The province forecasts the labour  participation rate – the number of eligible people who are employed —  will tumble from 65.1 per cent last year to 62.2 per cent by 2027 as  workers leave their job. 

But some argue that those figures are overly pessimistic, and that framing the problem as a “labour shortage” is a mistake. 

“I hate that term. I just hate it. I cringe  when I hear it,” said Jim Stanford, a labour economist and director of  the Centre for Future Work. 

Stanford argues the unemployment rate masks  the fact that many workers are “under-employed” and would take better  jobs with longer hours if they were available. 

He also says many demographics  — including women, Indigenous people and people with disabilities — are  underrepresented in the labour force and could fill more jobs if they  were offered the training and support to do so. “You’ve got potentially  pools of labour supplies that haven’t been captured at all,” Stanford  said. 

Conroy noted that 75 per cent of the gains  to B.C.’s labour force last year were for women, something she  attributed to new federal and provincial spending on child care.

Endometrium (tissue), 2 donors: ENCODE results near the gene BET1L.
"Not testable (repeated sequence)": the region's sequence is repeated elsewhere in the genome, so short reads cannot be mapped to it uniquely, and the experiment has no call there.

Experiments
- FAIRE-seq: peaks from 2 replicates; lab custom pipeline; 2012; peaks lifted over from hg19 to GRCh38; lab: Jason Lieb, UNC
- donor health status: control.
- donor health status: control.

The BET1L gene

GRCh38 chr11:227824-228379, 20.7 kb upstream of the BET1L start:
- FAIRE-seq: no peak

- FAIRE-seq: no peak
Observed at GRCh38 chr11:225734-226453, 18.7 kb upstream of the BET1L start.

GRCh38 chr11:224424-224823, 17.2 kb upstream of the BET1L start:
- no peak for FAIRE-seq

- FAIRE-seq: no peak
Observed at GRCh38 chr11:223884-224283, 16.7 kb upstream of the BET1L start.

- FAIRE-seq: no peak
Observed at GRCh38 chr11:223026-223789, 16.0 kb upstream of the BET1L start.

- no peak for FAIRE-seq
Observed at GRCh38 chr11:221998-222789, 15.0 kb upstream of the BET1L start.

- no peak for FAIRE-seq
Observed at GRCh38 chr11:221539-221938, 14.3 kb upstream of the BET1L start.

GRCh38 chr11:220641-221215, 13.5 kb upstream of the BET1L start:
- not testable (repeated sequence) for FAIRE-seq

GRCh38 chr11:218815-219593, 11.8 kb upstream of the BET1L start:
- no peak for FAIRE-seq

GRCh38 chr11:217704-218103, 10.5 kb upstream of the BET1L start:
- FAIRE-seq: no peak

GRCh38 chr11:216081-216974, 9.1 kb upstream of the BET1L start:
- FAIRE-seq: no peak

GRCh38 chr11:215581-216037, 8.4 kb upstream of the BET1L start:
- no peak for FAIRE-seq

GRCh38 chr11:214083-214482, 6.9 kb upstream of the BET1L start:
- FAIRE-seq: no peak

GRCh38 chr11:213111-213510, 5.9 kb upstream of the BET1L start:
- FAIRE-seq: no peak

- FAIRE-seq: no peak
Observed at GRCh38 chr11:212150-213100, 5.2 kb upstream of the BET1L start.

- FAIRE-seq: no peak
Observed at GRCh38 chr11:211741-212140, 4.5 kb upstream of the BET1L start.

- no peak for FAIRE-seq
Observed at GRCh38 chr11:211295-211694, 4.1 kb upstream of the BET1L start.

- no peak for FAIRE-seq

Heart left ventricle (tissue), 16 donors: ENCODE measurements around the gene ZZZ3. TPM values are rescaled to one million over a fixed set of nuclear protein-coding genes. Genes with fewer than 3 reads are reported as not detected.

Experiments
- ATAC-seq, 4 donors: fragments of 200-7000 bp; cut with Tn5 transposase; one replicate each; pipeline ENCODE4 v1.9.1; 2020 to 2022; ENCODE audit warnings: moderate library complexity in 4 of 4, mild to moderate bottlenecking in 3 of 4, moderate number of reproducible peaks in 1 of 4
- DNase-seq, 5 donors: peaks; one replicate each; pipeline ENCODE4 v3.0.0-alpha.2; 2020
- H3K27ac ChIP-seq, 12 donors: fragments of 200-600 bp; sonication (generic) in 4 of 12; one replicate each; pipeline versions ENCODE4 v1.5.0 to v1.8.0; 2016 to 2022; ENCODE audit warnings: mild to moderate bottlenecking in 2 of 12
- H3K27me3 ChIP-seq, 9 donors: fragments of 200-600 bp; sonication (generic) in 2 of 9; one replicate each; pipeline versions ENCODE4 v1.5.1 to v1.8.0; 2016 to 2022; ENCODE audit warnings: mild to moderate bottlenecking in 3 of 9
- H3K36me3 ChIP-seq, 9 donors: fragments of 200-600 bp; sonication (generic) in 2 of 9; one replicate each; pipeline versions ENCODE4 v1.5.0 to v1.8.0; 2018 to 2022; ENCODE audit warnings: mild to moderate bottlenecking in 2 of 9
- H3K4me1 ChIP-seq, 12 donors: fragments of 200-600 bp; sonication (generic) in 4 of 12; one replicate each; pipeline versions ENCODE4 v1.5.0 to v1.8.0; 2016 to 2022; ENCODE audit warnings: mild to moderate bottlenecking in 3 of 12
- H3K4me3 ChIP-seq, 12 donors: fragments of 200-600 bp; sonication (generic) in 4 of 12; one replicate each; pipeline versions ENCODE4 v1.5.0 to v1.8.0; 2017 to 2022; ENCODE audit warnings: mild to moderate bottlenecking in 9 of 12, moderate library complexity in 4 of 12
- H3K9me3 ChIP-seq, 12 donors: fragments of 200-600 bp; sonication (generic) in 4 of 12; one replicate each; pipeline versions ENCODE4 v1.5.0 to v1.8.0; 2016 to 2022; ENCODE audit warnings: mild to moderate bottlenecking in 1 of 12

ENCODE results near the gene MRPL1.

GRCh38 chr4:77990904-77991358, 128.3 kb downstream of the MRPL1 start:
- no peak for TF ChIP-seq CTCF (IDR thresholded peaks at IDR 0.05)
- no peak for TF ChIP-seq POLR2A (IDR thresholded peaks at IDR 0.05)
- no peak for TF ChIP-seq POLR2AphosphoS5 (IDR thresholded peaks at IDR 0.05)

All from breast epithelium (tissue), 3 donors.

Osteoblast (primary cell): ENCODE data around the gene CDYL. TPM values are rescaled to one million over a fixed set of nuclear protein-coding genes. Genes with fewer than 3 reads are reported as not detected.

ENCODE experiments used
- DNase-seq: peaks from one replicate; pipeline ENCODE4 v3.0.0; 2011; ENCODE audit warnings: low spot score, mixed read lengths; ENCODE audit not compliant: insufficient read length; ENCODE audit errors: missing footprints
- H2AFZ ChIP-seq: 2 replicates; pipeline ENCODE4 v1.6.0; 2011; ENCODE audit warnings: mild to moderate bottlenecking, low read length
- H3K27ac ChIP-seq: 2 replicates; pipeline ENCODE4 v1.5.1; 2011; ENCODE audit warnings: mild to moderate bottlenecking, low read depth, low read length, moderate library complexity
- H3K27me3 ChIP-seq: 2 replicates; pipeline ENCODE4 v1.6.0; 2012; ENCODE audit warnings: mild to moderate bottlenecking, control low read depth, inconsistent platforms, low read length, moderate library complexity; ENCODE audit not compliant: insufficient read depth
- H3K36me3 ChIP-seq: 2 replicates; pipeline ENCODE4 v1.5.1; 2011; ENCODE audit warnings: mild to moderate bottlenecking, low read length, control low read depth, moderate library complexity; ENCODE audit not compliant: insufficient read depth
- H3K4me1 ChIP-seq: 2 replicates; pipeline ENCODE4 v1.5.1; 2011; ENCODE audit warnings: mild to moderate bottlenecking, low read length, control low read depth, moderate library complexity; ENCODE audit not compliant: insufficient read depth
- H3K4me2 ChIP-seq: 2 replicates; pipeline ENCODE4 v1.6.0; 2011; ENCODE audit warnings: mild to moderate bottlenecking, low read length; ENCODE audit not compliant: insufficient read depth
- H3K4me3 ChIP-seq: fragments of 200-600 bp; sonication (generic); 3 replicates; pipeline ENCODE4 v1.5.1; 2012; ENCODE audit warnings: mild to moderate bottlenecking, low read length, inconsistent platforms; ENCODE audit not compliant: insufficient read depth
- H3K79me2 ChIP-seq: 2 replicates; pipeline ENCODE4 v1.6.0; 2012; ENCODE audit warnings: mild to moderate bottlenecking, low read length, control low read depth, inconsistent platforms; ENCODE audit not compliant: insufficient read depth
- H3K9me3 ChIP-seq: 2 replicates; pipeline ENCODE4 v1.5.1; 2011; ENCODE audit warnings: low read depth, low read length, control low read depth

Stanford’s frustration with the “labour  shortage” is that it frames the economy’s problems as the fault of  workers instead of putting the onus on employers to attract workers by  offering better wages, hours and other working conditions.  

“A labour shortage is a very biased term,  and it also, I think, misrepresents exactly how much slack there still  is in the labour market in Canada,” Stanford said. “There’s a lot of  slack.” 

Sussanne Skidmore, the president of the BC  Federation of Labour, says she wants more details on how B.C. plans to  train the workforce of the future. She says she’s particularly hoping  for investments in training for key skills and careers that will support  well-paying jobs. 

“We’re hearing this piece around worker  shortages, but we know that in a lot of sectors we’re hearing about  issues. It’s not just about wages but also treatment of workers,”  Skidmore said. 

What Skidmore doesn’t want to see, she  said, is a reliance on temporary foreign workers to fill labour gaps.  That federal program allows businesses to hire foreign workers on  short-term contracts when they can’t find someone domestically. 

B.C. businesses applied for a record number  of workers last year, and the province’s Employment Standards Branch  received more than 12,000 applications from interested employers last  year alone, particularly in sectors like construction, agriculture and  food services. 

Critics say workers in that program are  underpaid and vulnerable to exploitation. Skidmore and the federation  have argued workers who come to Canada should gain permanent resident  status so they can move jobs and negotiate better salaries.  

“We have a really strong opinion in the  labour movement that if folks are good enough to come here and work here  in our country, they are good enough to be treated the same way,”  Skidmore said.